Occasionally other mementos of the fairs remain. In the New York City Subway system, signs directing people to Flushing Meadows, Queens remain from the 1964–65 event. In the Montreal subway at least one tile artwork of its theme, "Man and His World", remains. Also, a seemingly endless supply of souvenir items from fair visits can be found, and in the United States, at least, often turn up at garage or estate sales. Many fairs and expos produced postage stamps and commemorative coins.

The 1904 Olympic Games, officially the Games of the III Olympiad, were held in conjunction with the 1904 St. Louis fair, although no explicit coordination is evident. The Exposition Universelle (1900) Paris was also concomitant with the Olympic Games.

Current and upcoming expositions

2023 Buenos Aires

Expo 2023 was to be held at the Argentine capital and have a theme of "Science, Innovation, Art and Creativity for Human Development. Creative Industries in Digital Convergence".

Four countries had submitted bids to host Specialised Expo 2022/23:

At the end of the project examination phase, BIE Member States voted for Buenos Aires as the host city of Expo 2022/23 via a secret ballot at the BIE General Assembly, held in November 2017.[41]

However, Buenos Aires announced its withdrawal with no reschedule date.[5][6]

2025 Osaka

Expo 2025 will be held at the Japanese city of Osaka and will have a theme of "Designing Future Society for Our Lives!”.

Four countries had submitted bids to host World Expo 2025:

  • Osaka, Japan
    Osaka made its official bid for the Expo on 24 April 2017[42] with the theme "Designing Future Society for Our Lives".[43]
  • Baku, Azerbaijan
    The Azerbaijani capital entered its candidacy before the deadline[44] under the theme "Human Capital".
  • Paris, France (withdrawn)
    The French capital was the first to declare its candidacy,[45] under the theme "Sharing our Knowledge, Caring for our Planet".[46] The candidacy was withdrawn in January 2018 because of budget constraints.[47]
  • Yekaterinburg, Russia
    The Russian city entered its candidacy on 22 May 2017[45] under the theme "Changing world: inclusive innovation is for our children and future generations".

At the end of the project examination phase, BIE Member States voted for Osaka as the host city of Expo 2025 via a secret ballot at the BIE General Assembly, held in November 2018.


Potential host countries may apply to host Expo 2030 between 6 and 9 years before its proposed opening date.[48] Once one country has submitted an application, alternative countries have 6 months to submit theirs.[48]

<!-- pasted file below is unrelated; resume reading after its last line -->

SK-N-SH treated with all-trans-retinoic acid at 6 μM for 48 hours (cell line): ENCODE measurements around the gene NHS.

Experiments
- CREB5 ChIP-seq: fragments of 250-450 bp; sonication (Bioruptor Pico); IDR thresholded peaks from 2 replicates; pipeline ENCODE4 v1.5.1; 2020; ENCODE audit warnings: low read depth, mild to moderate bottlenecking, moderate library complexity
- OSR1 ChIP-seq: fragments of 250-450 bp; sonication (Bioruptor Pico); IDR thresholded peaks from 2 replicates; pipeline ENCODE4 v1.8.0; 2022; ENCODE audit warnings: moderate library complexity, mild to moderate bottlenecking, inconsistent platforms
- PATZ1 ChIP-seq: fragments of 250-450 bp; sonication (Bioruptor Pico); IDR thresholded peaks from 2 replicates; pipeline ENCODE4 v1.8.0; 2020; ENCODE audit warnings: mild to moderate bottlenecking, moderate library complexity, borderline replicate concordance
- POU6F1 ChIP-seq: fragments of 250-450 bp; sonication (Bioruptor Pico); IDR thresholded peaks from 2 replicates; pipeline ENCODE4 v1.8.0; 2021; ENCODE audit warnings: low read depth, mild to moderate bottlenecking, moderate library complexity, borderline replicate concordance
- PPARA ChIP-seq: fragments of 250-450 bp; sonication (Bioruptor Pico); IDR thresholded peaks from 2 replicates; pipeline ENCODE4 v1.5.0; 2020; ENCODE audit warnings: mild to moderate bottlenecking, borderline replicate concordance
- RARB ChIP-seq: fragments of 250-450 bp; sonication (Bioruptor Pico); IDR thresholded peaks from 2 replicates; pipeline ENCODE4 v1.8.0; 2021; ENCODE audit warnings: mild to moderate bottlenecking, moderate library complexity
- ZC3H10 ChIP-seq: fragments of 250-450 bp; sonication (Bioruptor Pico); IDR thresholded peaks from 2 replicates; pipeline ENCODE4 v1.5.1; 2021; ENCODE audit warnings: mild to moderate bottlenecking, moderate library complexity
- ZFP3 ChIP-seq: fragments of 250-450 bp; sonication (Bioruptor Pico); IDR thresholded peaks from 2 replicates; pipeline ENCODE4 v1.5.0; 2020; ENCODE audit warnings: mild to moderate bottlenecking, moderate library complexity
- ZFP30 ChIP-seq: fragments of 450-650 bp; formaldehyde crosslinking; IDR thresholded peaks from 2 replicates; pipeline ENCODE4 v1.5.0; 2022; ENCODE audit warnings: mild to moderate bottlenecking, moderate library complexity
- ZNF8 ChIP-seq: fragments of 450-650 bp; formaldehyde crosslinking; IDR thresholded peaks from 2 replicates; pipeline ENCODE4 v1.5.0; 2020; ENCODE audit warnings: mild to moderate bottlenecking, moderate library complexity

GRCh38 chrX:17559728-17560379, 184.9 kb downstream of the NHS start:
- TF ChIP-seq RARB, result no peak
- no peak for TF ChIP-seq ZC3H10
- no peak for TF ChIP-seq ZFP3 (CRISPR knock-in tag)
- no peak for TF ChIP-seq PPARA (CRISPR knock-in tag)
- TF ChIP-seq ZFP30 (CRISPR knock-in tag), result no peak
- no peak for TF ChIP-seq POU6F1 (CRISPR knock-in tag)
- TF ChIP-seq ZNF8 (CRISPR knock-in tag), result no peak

At the 167th BIE general assembly both South Korea and Russia indicated their intention to bid for this expo.[49]

Non-BIE efforts

The only Expo to be held without BIE approval was the 1964–1965 New York World's Fair;[50] the sanctioning organization at Paris denied it "official" status because its president, Robert Moses, would not comply with the BIE rule limiting the duration of universal expositions to six months. The Fair proceeded without BIE approval, and turned to tourism and trade organizations to host national pavilions in lieu of official government sponsorship. Many countries participated in that fair, including several newly independent African and Asian states.[51] The two World's Fairs in New York (1939–40 and 1964–65) and the Century of Progress in Chicago (1934-1935) are the only two-year world expositions that have been held.

Frederick Pittera, a producer of international exhibitions and author of the history of world's fairs in the Encyclopædia Britannica and Compton Encyclopedia, was commissioned by Mayor Robert F. Wagner Jr. of New York City in 1959 to prepare the first feasibility studies for the 1964 New York World's Fair. Pittera was joined in his study by Austrian architect Victor Gruen (Inventor of the 'Shopping Mall'). The Eisenhower Commission ultimately awarded the world's fair bid to New York City against several major U.S. cities.[52]

Because the U.S. government withdrew its membership in the Bureau International des Expositions from 2002 to 2017,[53] Worlds Fair Nano is the first private effort in history to host a six-month World's Fair.[54] Worlds Fair Nano is organizing a series of mini-World's Fairs around the country called World's Fair Nano in cities like San Francisco[55] and New York City[56] in order to build excitement for the six month World's Fair, which Worlds Fair Nano hopes to organize within the decade.

The Philippines International Fair of 1953 is another non-BIE exposition. It featured participation from 12 nations (11 foreign plus the host Philippines). It was the first world exposition after World War 2 and the first ever in Asia.[57][58]

The Los Angeles World's Fair is another non-BIE effort.[59]

International Horticultural Exhibition

The BIE, since 1959[60] grants recognition to the International Horticultural Exhibitions (Category A1) approved by the International Association of Horticultural Producers (AIPH) subject to it meeting certain criteria including being approved by the BIE general assembly.[61]

International Horticultural Exhibitions (upcoming in italics):

See also


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Further reading